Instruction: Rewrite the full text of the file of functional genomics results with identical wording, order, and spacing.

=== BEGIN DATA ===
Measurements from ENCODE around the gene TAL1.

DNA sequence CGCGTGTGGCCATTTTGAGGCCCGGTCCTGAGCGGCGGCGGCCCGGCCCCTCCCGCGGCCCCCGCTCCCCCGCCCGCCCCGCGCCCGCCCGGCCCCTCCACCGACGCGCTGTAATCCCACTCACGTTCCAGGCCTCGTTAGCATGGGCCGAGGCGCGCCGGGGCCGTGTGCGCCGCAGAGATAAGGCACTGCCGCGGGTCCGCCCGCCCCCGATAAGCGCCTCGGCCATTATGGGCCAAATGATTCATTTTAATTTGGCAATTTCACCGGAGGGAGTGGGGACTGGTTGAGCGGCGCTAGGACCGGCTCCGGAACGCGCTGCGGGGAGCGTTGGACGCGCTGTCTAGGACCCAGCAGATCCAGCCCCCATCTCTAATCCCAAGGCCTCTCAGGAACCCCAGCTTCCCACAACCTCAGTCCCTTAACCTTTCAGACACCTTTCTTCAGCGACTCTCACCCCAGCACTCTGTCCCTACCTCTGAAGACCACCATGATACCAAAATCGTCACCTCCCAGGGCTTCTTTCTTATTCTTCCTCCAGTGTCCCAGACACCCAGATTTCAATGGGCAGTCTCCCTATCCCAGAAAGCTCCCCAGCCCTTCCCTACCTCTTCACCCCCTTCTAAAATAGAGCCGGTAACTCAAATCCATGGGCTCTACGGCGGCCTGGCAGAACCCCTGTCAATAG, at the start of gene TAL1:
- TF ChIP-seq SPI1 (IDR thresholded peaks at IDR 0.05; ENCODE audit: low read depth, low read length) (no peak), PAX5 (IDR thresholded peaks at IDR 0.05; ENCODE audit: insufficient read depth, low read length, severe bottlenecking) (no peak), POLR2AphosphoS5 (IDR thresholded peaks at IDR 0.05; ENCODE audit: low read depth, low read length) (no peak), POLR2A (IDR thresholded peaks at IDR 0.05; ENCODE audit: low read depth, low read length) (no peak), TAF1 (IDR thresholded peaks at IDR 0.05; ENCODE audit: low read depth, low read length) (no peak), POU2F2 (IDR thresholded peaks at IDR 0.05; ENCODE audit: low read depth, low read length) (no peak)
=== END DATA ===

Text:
Measurements from ENCODE around the gene TAL1.

DNA sequence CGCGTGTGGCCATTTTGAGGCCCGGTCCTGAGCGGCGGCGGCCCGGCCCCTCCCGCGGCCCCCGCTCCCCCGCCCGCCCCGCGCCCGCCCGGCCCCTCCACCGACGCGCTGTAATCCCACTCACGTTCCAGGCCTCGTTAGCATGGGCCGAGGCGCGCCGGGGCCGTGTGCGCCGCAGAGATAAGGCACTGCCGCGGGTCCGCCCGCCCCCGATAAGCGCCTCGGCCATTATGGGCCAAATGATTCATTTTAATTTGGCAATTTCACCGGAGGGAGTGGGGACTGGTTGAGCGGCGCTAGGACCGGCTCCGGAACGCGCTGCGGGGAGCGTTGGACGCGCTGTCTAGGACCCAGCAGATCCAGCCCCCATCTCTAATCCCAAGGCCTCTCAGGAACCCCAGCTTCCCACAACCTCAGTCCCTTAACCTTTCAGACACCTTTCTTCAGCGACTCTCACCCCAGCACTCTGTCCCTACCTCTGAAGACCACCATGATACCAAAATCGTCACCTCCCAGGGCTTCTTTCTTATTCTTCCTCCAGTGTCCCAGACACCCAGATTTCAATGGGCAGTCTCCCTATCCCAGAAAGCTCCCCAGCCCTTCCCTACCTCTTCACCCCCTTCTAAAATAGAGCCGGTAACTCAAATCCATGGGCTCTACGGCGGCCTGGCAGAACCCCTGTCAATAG, at the start of gene TAL1:
- TF ChIP-seq SPI1 (IDR thresholded peaks at IDR 0.05; ENCODE audit: low read depth, low read length) (no peak), PAX5 (IDR thresholded peaks at IDR 0.05; ENCODE audit: insufficient read depth, low read length, severe bottlenecking) (no peak), POLR2AphosphoS5 (IDR thresholded peaks at IDR 0.05; ENCODE audit: low read depth, low read length) (no peak), POLR2A (IDR thresholded peaks at IDR 0.05; ENCODE audit: low read depth, low read length) (no peak), TAF1 (IDR thresholded peaks at IDR 0.05; ENCODE audit: low read depth, low read length) (no peak), POU2F2 (IDR thresholded peaks at IDR 0.05; ENCODE audit: low read depth, low read length) (no peak)